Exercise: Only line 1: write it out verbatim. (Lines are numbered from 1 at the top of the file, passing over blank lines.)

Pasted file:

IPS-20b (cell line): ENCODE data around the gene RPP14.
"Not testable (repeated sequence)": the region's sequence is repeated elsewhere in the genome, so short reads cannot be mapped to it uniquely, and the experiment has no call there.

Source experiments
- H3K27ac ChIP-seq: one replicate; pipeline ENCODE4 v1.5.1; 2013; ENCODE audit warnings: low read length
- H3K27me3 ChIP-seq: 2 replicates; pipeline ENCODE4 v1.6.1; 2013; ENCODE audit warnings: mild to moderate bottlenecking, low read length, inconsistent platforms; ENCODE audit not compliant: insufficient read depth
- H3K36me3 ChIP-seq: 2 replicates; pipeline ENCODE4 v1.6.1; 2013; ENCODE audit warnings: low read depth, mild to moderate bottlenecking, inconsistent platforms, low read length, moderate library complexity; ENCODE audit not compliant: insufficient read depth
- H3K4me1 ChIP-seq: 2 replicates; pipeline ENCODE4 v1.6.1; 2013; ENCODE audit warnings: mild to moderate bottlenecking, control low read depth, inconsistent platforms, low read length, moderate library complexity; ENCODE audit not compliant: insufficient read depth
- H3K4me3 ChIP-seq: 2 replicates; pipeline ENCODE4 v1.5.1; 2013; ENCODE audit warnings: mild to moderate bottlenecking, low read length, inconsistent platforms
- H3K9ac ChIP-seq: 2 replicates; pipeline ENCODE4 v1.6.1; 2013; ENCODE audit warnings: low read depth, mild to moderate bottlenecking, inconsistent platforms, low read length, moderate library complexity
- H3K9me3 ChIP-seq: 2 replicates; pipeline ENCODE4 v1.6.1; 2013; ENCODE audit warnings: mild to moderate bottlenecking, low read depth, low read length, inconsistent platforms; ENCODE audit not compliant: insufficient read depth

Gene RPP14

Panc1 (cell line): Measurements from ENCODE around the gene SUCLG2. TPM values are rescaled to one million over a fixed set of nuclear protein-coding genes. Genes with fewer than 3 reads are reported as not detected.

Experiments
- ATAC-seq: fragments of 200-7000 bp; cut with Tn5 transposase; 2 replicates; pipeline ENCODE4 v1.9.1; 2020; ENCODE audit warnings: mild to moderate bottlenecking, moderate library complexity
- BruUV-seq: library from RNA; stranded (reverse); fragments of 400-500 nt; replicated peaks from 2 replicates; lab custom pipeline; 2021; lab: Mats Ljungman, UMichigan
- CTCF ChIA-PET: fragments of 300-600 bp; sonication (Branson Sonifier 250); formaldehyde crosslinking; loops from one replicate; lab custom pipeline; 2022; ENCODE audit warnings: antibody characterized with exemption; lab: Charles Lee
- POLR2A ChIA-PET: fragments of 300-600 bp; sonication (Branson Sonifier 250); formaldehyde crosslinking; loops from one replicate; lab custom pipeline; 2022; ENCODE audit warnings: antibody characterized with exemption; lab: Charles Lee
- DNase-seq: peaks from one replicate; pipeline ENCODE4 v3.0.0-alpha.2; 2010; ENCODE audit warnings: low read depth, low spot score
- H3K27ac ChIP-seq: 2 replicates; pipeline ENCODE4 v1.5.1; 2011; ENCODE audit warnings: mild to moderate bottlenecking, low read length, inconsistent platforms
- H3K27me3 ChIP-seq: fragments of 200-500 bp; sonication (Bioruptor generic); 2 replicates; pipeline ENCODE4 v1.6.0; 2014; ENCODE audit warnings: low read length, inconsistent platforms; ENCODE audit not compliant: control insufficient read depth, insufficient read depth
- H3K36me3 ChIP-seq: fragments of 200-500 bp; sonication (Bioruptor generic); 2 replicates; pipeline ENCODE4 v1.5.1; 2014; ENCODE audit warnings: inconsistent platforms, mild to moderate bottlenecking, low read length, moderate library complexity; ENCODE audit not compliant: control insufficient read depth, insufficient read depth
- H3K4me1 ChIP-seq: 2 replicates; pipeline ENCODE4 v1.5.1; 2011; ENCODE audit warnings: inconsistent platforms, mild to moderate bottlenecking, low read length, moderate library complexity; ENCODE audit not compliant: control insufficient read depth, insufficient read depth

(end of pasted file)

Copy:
IPS-20b (cell line): ENCODE data around the gene RPP14.